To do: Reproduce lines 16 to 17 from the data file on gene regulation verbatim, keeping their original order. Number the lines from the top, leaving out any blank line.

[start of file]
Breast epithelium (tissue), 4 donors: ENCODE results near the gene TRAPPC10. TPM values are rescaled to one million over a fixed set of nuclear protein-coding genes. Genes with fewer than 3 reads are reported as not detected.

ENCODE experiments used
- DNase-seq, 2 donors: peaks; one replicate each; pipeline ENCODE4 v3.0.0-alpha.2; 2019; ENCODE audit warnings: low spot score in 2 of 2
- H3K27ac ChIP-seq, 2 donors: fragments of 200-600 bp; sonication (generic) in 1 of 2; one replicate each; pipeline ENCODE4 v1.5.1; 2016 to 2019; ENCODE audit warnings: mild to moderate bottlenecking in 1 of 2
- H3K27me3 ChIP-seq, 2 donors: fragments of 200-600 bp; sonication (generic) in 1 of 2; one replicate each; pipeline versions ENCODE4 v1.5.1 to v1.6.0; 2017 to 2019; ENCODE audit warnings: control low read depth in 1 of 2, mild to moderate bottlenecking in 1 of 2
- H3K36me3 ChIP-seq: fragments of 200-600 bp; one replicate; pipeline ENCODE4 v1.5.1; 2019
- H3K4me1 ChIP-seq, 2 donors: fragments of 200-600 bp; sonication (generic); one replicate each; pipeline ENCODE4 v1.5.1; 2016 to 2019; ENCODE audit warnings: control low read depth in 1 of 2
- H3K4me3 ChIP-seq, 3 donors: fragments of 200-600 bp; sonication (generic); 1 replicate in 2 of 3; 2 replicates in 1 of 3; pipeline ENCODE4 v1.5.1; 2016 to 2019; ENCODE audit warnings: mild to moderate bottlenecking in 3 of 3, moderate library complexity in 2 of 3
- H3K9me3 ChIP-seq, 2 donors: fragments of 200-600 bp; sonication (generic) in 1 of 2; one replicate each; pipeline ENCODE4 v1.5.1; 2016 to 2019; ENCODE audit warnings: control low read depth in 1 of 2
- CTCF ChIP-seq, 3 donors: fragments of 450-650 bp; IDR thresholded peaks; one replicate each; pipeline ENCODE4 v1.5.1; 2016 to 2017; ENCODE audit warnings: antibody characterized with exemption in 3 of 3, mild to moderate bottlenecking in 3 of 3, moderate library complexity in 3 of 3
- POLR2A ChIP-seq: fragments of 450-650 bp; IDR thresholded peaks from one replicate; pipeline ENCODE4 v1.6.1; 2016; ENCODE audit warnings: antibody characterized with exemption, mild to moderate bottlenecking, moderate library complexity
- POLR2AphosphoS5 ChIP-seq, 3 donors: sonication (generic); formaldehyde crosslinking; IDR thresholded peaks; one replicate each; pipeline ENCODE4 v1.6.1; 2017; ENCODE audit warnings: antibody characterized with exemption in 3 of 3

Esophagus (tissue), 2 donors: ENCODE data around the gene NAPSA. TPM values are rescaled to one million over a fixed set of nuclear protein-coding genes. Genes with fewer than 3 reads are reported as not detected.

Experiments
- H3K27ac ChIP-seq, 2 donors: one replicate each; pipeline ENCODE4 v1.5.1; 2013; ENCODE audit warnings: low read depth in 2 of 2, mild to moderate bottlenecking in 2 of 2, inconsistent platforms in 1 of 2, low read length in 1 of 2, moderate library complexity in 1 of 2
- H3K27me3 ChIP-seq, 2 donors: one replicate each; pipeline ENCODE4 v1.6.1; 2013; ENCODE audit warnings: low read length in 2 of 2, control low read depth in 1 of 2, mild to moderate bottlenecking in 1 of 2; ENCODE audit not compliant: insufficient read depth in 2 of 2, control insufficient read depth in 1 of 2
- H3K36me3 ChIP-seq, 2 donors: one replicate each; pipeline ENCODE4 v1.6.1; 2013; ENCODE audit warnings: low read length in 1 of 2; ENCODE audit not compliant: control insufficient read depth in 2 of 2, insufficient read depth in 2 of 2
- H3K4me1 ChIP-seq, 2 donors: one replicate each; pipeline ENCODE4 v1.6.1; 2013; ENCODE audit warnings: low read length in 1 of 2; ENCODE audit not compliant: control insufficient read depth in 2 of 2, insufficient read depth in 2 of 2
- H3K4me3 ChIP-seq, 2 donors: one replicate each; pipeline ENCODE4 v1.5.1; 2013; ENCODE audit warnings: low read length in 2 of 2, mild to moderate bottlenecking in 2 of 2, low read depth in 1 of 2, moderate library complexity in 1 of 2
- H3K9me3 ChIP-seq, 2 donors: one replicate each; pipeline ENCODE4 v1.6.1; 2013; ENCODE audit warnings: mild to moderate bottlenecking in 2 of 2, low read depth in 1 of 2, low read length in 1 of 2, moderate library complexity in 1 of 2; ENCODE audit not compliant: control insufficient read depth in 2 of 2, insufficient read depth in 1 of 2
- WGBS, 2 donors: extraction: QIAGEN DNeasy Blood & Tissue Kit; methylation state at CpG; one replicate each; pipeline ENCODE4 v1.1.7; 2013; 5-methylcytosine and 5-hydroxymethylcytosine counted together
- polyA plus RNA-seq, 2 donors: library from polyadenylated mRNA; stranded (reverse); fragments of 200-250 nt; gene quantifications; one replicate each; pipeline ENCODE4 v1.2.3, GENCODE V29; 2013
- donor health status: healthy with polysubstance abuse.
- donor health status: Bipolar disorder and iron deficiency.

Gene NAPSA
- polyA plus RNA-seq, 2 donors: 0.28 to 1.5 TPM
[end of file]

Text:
- H3K27me3 ChIP-seq, 2 donors: one replicate each; pipeline ENCODE4 v1.6.1; 2013; ENCODE audit warnings: low read length in 2 of 2, control low read depth in 1 of 2, mild to moderate bottlenecking in 1 of 2; ENCODE audit not compliant: insufficient read depth in 2 of 2, control insufficient read depth in 1 of 2
- H3K36me3 ChIP-seq, 2 donors: one replicate each; pipeline ENCODE4 v1.6.1; 2013; ENCODE audit warnings: low read length in 1 of 2; ENCODE audit not compliant: control insufficient read depth in 2 of 2, insufficient read depth in 2 of 2